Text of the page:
Specification of Letters Patent No. 56,180, dated July 10, 1866

To all whom it may concern:

   Be it known that I, EDSON P. CLARK, of Northampton, in the county of Hampshire and State of Massachusetts, have invented a new and useful Improvement in Pencils for Producing Indelible Writing on Linen and other Fabrics; and I do hereby declare that the following, taken in connection with the drawings which accompany and form part of this specification, is a description of my invention sufficient to enable those skilled in the art to practice it.

   The nature of this invention consists in the employment of gypsum and black lead incorporated together, (and either with or without the addition of asphaltum or of lamp-black,) in connection with nitrate of silver, to be made into pencil-leads, which are inclosed in wood or other material for the purpose above stated.

   The ingredients used are nitrate of silver, gypsum, black lead, and asphaltum. The nitrate of silver is the indelible ingredient, as is also asphaltum, to some extent. The gypsum forms a hard compound, not readily softened by absorbing moisture from the air. The black lead is the immediate coloring-agent, (as is also the asphaltum or the lamp-black, if added,) giving instant color or shade to the writing before the oxidation, or blackening of the silver takes place by the action of light or heat, and the black lead and gypsum permit the pencil to be readily pointed.

   The mode of manufacturing these pencils preferred by me is as follows: The nitrate of silver is put into a heated porcelain crucible. When it is melted black lead is added in proportion of about one-eighth, and then calcined gypsum is added to this compound in proportion to the silver of one-fourth to one-half. The compound is then stirred with a spatula. A small quantity of lamp-black or asphaltum can then be added, according to the degree of blackness required in the mark of the lead. The quantity of these two last ingredients should be small, or they can be wholly omitted. A small quantity of this compound is taken from the crucible (which is kept moderately heated) by the spatula or knife, and placed upon the face of a die having grooves corresponding in form with the leads. The upper half of the die is then brought down with great force, and having similar grooves corresponding with the lower half, it forms perfectly round leads, the sudden compression hardening and cooling them. Each lead is then placed in a groove sawed in a cedar wood, and then covered with ground shellac. The whole is then placed in a gently­heated oven, when said cement melts and adheres to the lead and wood. A filler or strip of cedar is then placed in the groove and gently pressed down, sealing the lead in its place, rendering it impervious to air or moisture, and admitting of its being sharpened for use. These pencils are then polished, boxed, and labeled, being ready for use, and will keep any length of time. They are used like any ordinary lead-pencil. The linen to be marked is simply dampened in salaratus or soda water, or other like fluid, and the writing, after exposure to the sun a short time, becomes indelibly fixed in the fabric.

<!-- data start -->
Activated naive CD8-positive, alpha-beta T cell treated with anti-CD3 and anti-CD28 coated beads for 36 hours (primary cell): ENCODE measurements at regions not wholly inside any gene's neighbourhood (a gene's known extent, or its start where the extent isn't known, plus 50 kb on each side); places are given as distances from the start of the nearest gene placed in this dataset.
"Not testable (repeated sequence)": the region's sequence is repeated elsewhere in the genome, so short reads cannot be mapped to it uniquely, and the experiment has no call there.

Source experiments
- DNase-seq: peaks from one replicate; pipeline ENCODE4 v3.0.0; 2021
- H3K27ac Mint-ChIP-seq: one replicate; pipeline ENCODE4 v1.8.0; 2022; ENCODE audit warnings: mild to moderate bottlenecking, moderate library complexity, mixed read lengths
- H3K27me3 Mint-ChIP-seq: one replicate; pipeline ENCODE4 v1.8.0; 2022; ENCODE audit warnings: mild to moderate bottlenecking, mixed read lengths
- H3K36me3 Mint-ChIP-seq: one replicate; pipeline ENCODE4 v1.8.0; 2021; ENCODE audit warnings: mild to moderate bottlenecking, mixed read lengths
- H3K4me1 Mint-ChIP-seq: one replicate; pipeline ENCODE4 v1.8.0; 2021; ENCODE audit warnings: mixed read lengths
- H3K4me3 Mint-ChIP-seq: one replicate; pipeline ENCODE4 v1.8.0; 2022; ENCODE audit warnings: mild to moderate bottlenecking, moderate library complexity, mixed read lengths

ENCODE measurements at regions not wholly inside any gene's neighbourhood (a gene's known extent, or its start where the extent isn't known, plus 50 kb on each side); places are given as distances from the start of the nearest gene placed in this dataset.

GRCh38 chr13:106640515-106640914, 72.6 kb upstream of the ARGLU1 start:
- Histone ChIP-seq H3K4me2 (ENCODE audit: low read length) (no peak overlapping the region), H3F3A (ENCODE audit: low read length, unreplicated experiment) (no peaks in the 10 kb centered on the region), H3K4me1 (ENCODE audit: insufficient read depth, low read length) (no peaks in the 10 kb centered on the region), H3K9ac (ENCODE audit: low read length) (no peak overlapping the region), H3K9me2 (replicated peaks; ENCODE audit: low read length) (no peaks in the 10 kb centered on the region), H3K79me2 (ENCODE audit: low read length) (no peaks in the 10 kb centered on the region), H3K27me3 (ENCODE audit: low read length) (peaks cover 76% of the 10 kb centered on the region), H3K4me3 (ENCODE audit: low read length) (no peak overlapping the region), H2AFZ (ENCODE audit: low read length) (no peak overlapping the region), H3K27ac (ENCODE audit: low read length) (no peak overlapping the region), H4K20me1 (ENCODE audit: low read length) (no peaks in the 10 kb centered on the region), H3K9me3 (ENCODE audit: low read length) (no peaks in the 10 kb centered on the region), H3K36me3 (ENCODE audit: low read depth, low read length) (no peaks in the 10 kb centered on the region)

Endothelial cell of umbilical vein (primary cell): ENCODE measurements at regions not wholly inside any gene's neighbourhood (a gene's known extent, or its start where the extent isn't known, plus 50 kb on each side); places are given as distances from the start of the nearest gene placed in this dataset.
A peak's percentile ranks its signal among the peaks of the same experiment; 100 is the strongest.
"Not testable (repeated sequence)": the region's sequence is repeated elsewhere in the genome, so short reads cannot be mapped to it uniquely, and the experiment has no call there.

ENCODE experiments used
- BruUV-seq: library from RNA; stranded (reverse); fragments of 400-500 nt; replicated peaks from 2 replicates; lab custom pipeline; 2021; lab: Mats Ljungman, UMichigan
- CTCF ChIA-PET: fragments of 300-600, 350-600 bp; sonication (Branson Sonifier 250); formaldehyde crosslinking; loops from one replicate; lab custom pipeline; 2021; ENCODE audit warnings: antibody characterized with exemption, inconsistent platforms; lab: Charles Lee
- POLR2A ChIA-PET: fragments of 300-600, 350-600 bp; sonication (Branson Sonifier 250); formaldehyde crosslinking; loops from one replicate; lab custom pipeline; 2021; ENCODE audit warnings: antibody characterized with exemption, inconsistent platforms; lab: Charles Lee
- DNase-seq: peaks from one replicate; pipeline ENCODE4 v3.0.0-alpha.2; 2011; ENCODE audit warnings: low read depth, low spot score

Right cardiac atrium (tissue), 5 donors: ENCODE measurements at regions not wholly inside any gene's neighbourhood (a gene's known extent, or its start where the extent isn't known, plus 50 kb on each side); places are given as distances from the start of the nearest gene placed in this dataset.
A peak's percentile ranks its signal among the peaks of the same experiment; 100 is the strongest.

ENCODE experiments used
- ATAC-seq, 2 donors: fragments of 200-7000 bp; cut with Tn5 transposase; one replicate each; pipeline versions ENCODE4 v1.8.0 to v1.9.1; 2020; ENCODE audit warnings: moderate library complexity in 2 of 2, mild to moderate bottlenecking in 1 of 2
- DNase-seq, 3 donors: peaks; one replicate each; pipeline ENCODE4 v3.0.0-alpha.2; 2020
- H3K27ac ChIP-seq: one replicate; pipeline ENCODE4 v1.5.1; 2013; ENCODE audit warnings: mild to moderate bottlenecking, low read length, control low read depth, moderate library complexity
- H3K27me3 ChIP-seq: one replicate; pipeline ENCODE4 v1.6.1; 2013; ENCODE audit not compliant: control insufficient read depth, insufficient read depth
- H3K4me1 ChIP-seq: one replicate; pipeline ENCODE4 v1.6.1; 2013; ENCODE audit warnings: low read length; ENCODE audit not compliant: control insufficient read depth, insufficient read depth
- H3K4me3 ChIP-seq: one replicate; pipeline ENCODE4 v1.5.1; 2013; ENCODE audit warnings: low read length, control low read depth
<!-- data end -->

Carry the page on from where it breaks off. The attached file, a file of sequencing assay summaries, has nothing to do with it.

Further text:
The use of the gypsum with the nitrate of silver forms a lead not readily sensible to atmospheric influence, and the black lead imparts to the lead a capability of being drawn to a fine point, as well as of giving the immediate marking property to the instrument.

   This invention is an improvement upon the pencil patented by me May 3, 1859.

   I claim -

   The employment of the ingredients, in combination with the nitrate of silver, substantially as and for the purpose set forth.


      WM. H. ALLEN.